How to Use the Three Act Structure for Game Design

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Three Act Structure

In this lesson, we will go over the Three-Act Structure. It is most commonly seen in movies, since it’s a short, around 2-hour long story. Structuring it in three different acts is generally the way most movies go.

Even games that are heavily story-focused generally follow this trend.

What is Three-Act Structure?

The Three-Act Structure is a model to structure a story in three acts.

  • Act 1 – Setup
  • Act 2 – Confrontation
  • Act 3 – Resolution

Approximate plot line in the three act structure

Act 1 – Setup

  • Setup the characters, world and even antagonist.
  • Act 1 ends when the inciting incident occurs.
  • This is where the situation changes and the player’s goals for the rest of the game are established

Act 2 – Confrontation

  • Known also as rising action.
  • This is where we find the protagonist trying to solve the conflict – only to find themselves in a worsening situation.
  • A plot point at the end of the 2nd act will start the 3rd act.

Act 3 – Resolution

  • This is where the story and subplots are resolved.
  • The conflict is solved.
  • Questions are answered.
  • It leaves the protagonist and other characters with a new sense of who they really are.

Example: Half-Life 2

Half-Life 2 is an action-adventure game set in a sci-fi universe. Let’s see how it fits into the three-act structure.

Boxart for Half-Life 2

During Act 1, we’re introduced to the protagonist, Gordon Freeman. we’re also:

  • We’re introduced to the antagonist, Dr. Breen.
  • We’re introduced to the world – a heavily controlled police state.
  • Gordon escapes the Combine (the controlling force) and hides away with a resistance group.
  • Inciting Incident: Gordon attempts to teleport to the resistance base but it fails – he must get there by foot.

During Act 2, Gordon reaches the resistance base and meets up with new members.

  • They are attacked and some of them are taken away.
  • Gordon breaks into their prison and reunites with them.
  • Plot Point: A member of their team is a double-agent. They teleport away with an important team member
Screenshot from Half-Life 2
Half-Life 2 © Valve

During Act 3,

  • Gordon and team break into the Citadel and fight their way through.
  • They confront and defeat the antagonist.

If we were to plot out this structure via the image we showed before, it would look something like:

Three Act Structure plot line with elements from Half-Life 2 added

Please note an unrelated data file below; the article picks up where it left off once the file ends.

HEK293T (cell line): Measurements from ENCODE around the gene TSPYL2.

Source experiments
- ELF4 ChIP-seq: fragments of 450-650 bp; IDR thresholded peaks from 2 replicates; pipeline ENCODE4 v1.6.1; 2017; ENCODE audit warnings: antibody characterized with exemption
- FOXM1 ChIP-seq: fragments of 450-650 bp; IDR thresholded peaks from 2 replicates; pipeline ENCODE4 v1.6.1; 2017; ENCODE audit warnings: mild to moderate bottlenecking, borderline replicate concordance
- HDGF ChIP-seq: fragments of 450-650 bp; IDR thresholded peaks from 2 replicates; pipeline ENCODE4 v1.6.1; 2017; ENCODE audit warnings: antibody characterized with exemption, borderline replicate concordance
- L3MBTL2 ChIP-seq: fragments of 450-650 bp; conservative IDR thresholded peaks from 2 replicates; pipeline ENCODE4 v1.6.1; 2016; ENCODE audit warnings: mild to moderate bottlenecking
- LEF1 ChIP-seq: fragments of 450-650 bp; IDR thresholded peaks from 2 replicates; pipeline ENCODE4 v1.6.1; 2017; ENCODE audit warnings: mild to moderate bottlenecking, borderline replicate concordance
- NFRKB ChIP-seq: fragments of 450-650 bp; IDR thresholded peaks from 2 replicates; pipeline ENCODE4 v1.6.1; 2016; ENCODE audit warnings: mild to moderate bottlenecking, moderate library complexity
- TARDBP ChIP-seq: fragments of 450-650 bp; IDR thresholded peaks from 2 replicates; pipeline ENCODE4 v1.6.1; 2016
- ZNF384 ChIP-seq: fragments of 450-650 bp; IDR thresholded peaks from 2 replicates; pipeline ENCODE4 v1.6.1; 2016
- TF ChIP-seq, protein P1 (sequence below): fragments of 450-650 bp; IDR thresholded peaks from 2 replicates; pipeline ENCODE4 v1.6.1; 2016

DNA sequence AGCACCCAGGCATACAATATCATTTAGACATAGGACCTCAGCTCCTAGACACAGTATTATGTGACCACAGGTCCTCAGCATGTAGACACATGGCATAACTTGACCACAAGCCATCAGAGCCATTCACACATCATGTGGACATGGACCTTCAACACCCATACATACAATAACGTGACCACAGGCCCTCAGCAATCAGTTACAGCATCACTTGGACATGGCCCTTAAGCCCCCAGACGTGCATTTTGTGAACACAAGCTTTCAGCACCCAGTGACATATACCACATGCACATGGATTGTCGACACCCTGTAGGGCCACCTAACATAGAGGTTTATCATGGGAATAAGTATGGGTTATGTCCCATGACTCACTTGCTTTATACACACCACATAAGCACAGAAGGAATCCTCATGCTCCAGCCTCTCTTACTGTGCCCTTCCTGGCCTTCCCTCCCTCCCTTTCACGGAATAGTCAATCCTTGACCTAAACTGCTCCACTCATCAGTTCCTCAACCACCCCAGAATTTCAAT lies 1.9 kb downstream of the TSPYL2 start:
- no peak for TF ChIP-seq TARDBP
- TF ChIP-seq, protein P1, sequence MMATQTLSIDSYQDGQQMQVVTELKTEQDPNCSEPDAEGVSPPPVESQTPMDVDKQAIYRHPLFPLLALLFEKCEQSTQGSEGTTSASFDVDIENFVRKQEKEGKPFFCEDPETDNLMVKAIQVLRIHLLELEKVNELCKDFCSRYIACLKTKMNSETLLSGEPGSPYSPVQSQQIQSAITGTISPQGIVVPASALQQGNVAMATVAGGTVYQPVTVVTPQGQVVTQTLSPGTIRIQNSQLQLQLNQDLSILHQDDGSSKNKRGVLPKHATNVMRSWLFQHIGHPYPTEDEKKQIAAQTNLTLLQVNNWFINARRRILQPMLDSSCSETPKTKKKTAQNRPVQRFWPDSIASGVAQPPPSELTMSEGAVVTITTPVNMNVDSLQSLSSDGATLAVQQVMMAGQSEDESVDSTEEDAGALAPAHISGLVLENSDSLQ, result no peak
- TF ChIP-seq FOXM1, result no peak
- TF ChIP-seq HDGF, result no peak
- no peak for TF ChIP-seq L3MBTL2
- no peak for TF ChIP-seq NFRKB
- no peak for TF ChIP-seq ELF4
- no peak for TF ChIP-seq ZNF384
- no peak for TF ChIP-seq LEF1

Midpoints of the story are often used to change the current path of the story and add increased stakes or tension, and can be found in many different storytelling mediums. Some of the tactics used are:

  • Changing the protagonist’s plan
  • Showing the protagonist at their lowest point
  • Introducing a twist
  • Changing the conflict of the story

Using “Half-Life 2” again as a reference point, at the midpoint of the story Gordon finally reaches the resistance base. However, the base is unexpectedly attacked, and Gordon is forced alone and his plans change. This not only changes the course of the narrative, but also adds new stakes to the board.

In the next lesson, we’ll start exploring storytelling methods.


Hey, everyone in this lesson we are going to be going over the Three-Act Structure. Now in all forms of media we can actually find the three-act structure, all right. Most commonly seen in movies since it’s a short, around two-hour long story, structuring it in three different acts is generally the way most movies go. And even games that are heavily story-focused, also generally follow this trend.

So, first of all, what is the three-act structure? Well, basically the three-act structure is a model for structuring a story in three separate acts, okay? What are these three separate acts? Well, you have act one, which is the setup, you have act two, which is the confrontation, and you have act three, which is the resolution.

Now in most forms of media act two is generally the longest. That normally takes up most of the movie, I’d say around 70% of the movie. Then set up is probably the second-longest, and then resolution is normally the shortest, especially in games, the resolution, or the act three, is generally the shortest as that’s most of the time, you know, the boss fight or the final confrontation to defeat the enemy of the game.

So, this is what it looks like jotted down. And this red line represents the tension and the buildup over the story, okay? So in act one, the setup, this is where, you know, the player is being introduced to all these various different things in the game world. maybe the antagonist pops up.

And then through act two it rises. So we have the tension rising right up to the tip, which is known as the climax. And the climax is where our protagonist and antagonist meet and the final fight happens, or the confrontation of the story is resolved. Okay, and then the tension goes down, everything is, you know, wrapped up and the story ends.

So, let’s look in a bit more detail on what each of these acts do, and how they go into one another. So if we’re in act one, how do we then go into act two, and then how does act two go into act three, okay? So, act one, the setup. So this basically involves setting up the characters’ world and even the antagonist, okay?

Act one is where you introduce the world to the viewer. You introduce the characters, you introduce who the protagonist is, who the antagonist is, so that the viewer, or the player, gets an understanding of where they are in the world and what is happening. Okay, you wanna introduce the conflict of the world. Next, act one ends when the inciting incident occurs, okay?

Now the inciting incident is basically an event that kick-starts the story, okay? What is your story and what causes those events to happen? And this is where the situation changes and the players’ goals for the rest of the game are established, okay?

So if you think your story and you think of, okay, what is the story? And basically, what do we wanna tell? What is the conflict? What is the journey we want our characters to go on? What is the event that causes this? Okay, what is the catalyst that causes this event, okay? That is your inciting incident. And once the inciting incident happens normally that is when we kickstart act two, the confrontation.

Now and act two is also known as rising action. So we have the tension, we have the buildup arising across act two. And this is where we find the protagonist trying to solve the conflict, okay, the conflict of the game, conflict of the movie. This is where the protagonist is basically trying to solve the issue that has occurred in the world. Is there a villain that needs to be taken down? Is there a mystery that needs to be solved?